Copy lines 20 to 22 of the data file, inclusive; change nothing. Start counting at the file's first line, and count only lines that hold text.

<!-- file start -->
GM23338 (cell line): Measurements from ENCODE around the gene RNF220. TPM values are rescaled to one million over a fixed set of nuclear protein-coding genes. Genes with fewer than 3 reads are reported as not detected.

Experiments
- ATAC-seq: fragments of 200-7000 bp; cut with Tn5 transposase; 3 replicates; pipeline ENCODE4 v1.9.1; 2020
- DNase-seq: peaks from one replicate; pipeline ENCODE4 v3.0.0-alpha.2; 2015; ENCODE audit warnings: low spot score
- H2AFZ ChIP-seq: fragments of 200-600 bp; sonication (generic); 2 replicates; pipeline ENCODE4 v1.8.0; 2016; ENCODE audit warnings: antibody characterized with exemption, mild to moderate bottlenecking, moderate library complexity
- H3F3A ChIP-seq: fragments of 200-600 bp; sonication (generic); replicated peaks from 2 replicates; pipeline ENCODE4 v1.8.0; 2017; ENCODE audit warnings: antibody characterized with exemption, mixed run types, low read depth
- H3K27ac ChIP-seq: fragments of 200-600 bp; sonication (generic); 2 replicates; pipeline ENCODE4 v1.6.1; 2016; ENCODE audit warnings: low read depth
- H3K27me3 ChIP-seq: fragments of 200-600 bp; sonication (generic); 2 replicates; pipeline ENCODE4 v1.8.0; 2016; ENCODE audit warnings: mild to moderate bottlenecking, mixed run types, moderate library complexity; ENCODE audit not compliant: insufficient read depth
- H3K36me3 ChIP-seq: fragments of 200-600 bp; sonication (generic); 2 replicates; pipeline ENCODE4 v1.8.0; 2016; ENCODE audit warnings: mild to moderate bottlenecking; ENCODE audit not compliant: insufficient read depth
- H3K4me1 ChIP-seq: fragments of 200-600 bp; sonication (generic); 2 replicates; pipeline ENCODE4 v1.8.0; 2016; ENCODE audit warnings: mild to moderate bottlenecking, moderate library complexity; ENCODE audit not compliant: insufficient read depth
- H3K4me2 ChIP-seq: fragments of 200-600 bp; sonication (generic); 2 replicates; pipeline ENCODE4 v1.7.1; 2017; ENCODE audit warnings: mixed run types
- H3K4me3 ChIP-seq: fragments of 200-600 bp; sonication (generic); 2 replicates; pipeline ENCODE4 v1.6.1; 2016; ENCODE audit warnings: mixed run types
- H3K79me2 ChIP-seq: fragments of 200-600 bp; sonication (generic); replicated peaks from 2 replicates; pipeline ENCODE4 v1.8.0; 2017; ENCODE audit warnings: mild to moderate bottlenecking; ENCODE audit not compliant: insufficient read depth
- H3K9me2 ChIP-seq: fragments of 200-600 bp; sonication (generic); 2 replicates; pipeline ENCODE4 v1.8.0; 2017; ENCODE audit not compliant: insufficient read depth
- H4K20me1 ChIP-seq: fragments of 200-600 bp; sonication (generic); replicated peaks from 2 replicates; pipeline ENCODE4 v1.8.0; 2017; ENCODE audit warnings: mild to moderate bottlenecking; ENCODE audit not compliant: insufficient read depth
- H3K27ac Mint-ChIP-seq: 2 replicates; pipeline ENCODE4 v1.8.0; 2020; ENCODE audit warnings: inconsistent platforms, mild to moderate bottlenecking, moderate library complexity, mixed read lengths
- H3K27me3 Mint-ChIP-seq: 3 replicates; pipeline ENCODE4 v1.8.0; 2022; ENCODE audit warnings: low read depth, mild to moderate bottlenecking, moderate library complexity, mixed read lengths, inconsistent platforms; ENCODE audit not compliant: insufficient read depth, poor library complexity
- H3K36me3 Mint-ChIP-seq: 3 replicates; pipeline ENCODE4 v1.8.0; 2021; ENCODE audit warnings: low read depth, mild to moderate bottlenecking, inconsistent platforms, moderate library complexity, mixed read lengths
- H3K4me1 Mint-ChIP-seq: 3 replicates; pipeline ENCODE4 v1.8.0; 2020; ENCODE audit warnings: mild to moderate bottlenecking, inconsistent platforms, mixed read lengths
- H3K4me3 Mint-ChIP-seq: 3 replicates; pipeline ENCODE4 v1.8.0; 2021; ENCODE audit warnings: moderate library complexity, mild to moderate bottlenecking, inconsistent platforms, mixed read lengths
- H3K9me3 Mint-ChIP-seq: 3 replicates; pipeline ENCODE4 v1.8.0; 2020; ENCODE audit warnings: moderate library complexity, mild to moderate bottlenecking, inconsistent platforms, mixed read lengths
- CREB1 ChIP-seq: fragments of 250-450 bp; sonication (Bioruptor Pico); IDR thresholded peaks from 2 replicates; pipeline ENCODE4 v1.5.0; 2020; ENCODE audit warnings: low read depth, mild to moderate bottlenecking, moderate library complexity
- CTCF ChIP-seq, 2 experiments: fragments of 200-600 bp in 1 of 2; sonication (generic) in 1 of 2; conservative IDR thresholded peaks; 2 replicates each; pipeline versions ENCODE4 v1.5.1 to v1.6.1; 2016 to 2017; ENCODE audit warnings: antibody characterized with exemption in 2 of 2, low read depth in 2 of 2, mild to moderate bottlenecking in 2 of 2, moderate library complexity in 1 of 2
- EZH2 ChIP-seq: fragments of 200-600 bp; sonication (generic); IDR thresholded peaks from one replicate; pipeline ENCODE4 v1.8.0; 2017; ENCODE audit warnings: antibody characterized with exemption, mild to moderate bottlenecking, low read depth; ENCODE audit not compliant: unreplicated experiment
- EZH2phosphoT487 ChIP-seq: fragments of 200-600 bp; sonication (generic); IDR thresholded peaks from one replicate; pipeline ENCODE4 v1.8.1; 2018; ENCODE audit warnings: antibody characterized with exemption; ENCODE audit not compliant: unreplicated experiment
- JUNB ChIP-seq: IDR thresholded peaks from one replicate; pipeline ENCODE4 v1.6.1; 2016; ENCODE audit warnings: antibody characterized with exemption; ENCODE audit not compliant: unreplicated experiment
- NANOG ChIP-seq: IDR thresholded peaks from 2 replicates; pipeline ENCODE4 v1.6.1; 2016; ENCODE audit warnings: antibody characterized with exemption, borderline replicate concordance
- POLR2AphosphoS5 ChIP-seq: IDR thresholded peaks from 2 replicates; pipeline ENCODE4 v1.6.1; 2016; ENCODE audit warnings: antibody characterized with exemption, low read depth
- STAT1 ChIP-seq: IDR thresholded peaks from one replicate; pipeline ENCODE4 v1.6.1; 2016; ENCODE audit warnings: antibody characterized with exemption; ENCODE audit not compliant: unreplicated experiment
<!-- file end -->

- H3K4me3 Mint-ChIP-seq: 3 replicates; pipeline ENCODE4 v1.8.0; 2021; ENCODE audit warnings: moderate library complexity, mild to moderate bottlenecking, inconsistent platforms, mixed read lengths
- H3K9me3 Mint-ChIP-seq: 3 replicates; pipeline ENCODE4 v1.8.0; 2020; ENCODE audit warnings: moderate library complexity, mild to moderate bottlenecking, inconsistent platforms, mixed read lengths
- CREB1 ChIP-seq: fragments of 250-450 bp; sonication (Bioruptor Pico); IDR thresholded peaks from 2 replicates; pipeline ENCODE4 v1.5.0; 2020; ENCODE audit warnings: low read depth, mild to moderate bottlenecking, moderate library complexity